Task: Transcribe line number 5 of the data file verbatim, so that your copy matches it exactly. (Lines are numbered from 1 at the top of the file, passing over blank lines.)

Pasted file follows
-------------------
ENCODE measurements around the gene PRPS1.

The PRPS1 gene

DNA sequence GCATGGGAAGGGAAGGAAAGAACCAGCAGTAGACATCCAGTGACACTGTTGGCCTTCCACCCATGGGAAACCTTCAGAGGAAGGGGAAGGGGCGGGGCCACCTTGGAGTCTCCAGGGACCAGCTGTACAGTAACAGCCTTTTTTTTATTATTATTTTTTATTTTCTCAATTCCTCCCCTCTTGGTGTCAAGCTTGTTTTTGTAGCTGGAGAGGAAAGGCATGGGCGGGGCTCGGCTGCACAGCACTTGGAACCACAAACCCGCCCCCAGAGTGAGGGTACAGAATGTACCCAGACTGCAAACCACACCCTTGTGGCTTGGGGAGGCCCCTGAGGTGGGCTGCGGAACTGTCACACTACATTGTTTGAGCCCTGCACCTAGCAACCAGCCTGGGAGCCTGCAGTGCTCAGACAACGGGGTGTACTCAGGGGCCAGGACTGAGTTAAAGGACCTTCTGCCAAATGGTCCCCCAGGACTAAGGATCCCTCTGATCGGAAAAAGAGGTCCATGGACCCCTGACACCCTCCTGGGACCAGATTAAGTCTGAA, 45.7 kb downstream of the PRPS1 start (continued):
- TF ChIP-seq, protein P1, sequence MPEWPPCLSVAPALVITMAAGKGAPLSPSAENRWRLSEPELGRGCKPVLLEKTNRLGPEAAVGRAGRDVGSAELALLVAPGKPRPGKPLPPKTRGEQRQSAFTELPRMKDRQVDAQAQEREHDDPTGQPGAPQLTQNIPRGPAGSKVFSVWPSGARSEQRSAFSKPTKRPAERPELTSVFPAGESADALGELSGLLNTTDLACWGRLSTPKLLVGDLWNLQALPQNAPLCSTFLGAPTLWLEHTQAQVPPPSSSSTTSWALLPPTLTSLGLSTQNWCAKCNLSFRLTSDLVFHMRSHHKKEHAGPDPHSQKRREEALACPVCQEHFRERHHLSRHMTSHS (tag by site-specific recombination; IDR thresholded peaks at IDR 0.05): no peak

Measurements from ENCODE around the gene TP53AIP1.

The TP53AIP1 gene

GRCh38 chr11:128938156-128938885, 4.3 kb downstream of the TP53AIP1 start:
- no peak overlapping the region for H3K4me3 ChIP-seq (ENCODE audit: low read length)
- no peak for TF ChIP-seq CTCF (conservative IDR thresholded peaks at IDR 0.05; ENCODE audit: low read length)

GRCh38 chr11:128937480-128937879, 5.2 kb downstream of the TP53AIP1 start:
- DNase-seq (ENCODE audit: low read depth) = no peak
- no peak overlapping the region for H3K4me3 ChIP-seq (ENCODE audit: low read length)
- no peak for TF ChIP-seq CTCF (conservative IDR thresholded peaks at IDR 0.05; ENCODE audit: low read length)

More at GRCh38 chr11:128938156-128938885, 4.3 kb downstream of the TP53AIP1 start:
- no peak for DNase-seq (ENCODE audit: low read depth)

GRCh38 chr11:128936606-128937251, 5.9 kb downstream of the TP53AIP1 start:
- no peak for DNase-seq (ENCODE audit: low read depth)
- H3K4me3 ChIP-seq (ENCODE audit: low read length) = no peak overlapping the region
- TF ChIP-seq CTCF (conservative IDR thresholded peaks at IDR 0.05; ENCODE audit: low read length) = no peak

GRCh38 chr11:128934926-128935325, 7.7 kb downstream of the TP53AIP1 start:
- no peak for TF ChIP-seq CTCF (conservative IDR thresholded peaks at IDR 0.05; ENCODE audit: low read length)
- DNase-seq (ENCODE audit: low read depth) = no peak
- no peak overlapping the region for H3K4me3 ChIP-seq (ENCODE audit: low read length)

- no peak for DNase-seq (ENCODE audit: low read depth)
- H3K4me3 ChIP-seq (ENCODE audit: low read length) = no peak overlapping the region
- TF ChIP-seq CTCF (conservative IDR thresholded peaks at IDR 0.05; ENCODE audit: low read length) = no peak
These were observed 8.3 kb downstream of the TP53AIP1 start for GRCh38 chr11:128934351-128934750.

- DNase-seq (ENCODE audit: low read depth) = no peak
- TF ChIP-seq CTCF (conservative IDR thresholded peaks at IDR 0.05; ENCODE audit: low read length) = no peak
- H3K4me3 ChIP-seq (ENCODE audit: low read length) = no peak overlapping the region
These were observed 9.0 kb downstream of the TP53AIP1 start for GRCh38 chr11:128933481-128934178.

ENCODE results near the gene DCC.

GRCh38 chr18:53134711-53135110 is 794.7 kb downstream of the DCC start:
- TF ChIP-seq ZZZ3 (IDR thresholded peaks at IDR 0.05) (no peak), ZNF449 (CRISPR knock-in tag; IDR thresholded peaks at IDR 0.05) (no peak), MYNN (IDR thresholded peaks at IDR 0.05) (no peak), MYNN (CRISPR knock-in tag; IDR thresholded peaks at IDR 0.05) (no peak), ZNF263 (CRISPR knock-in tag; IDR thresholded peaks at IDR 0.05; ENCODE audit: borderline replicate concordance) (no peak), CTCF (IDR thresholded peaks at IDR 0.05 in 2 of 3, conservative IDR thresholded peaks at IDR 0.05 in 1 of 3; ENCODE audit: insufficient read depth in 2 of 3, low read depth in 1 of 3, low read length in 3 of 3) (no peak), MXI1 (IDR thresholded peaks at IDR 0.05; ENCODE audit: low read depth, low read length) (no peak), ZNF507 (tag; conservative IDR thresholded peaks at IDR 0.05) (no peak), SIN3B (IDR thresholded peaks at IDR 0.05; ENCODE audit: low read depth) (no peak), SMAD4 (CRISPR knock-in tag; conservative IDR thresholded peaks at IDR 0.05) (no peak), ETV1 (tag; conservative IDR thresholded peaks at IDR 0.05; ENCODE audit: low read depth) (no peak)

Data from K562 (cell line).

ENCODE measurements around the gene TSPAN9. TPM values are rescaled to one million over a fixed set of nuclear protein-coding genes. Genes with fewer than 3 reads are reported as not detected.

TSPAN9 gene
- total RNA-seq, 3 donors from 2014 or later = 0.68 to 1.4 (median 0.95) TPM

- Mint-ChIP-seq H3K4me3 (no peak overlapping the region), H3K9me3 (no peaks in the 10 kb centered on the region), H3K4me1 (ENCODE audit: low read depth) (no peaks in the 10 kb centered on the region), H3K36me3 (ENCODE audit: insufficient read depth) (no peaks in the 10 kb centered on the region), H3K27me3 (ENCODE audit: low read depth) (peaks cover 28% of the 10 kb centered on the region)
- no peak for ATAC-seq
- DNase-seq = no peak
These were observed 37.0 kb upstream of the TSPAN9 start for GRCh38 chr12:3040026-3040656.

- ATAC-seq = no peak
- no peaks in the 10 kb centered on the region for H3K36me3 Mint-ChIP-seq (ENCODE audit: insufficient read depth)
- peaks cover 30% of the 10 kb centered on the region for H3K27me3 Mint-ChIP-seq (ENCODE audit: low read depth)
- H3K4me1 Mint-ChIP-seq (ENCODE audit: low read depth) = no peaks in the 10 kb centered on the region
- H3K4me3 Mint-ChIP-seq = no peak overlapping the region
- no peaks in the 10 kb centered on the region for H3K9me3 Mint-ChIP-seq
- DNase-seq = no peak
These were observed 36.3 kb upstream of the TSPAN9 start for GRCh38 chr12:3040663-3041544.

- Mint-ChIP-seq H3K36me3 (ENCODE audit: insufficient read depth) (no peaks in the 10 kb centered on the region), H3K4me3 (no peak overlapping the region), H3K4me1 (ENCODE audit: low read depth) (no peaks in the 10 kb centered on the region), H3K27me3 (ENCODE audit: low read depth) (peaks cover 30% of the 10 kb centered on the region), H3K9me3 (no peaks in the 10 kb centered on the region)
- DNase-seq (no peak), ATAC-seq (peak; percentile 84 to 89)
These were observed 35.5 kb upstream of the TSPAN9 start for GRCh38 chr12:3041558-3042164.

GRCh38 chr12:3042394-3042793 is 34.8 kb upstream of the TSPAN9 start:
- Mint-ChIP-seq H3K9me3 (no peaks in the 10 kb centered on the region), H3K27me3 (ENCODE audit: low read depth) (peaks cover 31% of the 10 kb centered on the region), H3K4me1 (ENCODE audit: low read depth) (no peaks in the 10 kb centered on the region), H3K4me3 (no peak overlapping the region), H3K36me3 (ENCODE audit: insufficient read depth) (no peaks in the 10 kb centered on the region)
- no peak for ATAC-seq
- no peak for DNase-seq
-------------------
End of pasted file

Measurements from ENCODE around the gene TP53AIP1.